What are the Different Types of Executive Management Jobs?

A CEO typically serves as a company's spokesperson.
People in executive management jobs make decisions for their company.
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  • Written By: Brian Wolak
  • Edited By: C. Wilborn
  • Last Modified Date: 11 August 2015
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Employees who work in executive management jobs serve as the leaders and decision makers of a company. Within the corporate hierarchy, executive management jobs are at the top. Their respective responsibilities can be grouped according to a number of defined roles, offices, and job descriptions.

The head of a company is the chief executive officer (CEO). The CEO ranks higher than all other executive management jobs, including the president, and has the most responsibility. He or she has the final say in any decision and is ultimately responsible for effecting overall strategy and making decisions on resources, marketing, and expansion. It should be noted that the CEO also serves as the primary spokesman for the company, especially in matters pertaining to the board of directors/trustees and shareholders.

The president of a company is often, but doesn't have to be, the CEO. The president's responsibilities are more day-to-day and tactical than those of the CEO. While the president is tasked with overseeing daily operations and more systematic decisions, the CEO is often seen on a more strategic, visionary basis. It should be noted that there is only one president of the overall company, but a company that has multiple divisions will likely have corresponding presidents that preside over each of those divisions.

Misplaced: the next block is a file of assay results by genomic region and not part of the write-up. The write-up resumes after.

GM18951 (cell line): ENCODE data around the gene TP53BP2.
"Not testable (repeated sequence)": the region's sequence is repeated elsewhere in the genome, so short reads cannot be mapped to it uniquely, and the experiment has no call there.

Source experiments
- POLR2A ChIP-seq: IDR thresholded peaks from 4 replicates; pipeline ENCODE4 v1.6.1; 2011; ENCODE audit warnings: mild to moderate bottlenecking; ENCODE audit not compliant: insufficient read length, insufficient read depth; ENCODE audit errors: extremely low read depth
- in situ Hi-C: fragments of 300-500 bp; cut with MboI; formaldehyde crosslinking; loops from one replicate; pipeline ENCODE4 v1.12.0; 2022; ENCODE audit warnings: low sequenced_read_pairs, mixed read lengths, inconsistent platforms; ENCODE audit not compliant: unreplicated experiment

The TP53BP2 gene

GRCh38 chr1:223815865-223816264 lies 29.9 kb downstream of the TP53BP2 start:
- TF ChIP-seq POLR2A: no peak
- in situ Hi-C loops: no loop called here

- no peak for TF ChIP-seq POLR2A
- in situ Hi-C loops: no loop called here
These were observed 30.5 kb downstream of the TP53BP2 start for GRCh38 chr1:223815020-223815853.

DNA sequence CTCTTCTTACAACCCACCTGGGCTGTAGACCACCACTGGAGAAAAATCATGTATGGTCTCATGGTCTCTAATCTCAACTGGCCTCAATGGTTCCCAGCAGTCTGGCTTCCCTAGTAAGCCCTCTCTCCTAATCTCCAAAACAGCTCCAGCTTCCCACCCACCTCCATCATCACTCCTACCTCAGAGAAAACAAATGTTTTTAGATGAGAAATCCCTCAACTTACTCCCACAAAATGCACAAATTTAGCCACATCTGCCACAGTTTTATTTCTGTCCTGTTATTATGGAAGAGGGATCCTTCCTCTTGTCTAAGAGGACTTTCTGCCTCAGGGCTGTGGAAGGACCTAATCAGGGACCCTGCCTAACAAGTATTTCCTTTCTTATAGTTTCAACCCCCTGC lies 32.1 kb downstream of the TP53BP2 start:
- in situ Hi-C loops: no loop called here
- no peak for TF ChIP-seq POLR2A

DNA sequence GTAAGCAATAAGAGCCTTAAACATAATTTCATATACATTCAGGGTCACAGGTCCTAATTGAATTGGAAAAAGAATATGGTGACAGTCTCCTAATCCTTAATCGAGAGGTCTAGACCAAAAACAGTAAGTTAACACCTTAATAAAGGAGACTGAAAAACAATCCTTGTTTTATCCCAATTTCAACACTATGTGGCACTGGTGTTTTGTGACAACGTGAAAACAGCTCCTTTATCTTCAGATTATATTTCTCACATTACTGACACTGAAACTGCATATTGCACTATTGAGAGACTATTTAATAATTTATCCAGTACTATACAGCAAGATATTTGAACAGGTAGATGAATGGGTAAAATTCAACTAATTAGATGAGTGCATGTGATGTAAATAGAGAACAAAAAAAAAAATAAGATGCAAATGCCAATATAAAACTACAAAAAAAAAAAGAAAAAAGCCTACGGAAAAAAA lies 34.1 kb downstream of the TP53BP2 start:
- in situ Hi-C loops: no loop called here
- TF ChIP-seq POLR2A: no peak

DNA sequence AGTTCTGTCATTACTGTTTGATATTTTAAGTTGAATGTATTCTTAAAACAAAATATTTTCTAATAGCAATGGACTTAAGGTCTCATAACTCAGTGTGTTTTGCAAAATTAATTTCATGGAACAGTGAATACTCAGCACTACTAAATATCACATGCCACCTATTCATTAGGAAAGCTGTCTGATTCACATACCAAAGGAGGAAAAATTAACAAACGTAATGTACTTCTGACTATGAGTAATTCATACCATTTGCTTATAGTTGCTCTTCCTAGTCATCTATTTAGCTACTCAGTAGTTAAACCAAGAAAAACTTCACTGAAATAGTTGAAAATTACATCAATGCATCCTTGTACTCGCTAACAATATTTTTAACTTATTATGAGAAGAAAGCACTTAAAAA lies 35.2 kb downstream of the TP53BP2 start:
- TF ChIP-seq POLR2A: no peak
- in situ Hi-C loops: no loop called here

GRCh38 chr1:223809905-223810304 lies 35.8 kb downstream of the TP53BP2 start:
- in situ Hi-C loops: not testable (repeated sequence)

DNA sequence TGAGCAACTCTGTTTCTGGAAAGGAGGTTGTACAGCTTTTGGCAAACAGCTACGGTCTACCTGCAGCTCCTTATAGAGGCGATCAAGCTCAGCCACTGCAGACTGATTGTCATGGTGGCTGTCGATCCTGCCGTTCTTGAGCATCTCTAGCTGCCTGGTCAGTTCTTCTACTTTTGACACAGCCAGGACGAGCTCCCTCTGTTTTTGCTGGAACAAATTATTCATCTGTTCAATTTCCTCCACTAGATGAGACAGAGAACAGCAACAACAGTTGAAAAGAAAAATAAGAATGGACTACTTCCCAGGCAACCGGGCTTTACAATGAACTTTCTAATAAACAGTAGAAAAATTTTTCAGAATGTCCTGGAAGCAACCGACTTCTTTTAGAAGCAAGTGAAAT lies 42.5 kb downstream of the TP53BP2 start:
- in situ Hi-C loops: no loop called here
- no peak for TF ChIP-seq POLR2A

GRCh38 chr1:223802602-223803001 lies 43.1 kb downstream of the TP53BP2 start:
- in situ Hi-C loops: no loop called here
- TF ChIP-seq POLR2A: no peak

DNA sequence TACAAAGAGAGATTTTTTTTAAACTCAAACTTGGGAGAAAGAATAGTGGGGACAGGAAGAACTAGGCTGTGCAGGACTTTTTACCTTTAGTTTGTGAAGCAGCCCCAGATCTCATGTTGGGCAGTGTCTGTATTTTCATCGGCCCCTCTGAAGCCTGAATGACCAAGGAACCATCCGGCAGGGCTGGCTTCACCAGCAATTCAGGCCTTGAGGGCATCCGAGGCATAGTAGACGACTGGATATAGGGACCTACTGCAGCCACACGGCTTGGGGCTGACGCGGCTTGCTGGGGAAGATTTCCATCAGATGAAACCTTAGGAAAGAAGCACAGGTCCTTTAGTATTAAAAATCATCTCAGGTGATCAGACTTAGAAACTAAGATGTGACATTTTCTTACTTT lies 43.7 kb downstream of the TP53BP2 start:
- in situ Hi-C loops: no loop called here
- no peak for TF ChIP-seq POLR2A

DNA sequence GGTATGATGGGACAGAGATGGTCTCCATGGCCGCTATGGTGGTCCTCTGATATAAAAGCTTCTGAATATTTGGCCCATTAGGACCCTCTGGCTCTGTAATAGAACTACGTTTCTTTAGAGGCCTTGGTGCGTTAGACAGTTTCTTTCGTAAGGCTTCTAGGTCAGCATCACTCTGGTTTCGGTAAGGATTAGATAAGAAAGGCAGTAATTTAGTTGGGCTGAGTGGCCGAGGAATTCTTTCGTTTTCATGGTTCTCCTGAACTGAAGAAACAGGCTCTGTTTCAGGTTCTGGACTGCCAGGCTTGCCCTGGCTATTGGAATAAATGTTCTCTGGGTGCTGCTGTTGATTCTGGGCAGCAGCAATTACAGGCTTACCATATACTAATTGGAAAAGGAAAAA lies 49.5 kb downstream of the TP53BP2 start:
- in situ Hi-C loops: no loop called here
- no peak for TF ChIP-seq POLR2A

Similar to the president, the vice president is also responsible for day-to-day, tactical decisions. A vice president's duties, however, are usually more collaborative and slightly less definitive in terms of overall authority. In some instances, it is possible for the president of a particular division to be the overall company's vice president.

The role of the chief financial officer (CFO) is to oversee the company's financial health. This includes establishing, reviewing, and signing off on the validity of the company's balance sheets, which are reviewed by investors and regulatory agencies. As more scrutiny is focused on executive compensation, financial health, and full financial disclosure, the responsibility of the CFO is critical and profound.

Responsible for managing the company's overall investments, the chief investment officer (CIO) helps devise and employ short and long-term investment strategies. This may include overseeing equity and bond divisions, overseas and emerging markets, and other sectors within the financial realm. The CIO may also serve in other capacities within the company.

Finally, there is the chairman of the board. Any public company is required to have a board of directors. The role of the board is to serve as the fiduciary for the investors and to promote shareholder interest, such as monitoring executive compensation, dividend amounts and distribution, and other related activities. The chairman of the board is elected to the position and serves as the principal medium between the shareholders and the executives.

Executive management jobs function as the decision-making core of a company. Those executives are usually the highest-earning employees and also bear the most responsibility for the company's success or failure. Executive management jobs are often performance-driven, in which their base salaries are supplemented by a variable bonus that hinges on their respective contributions to the company's success.


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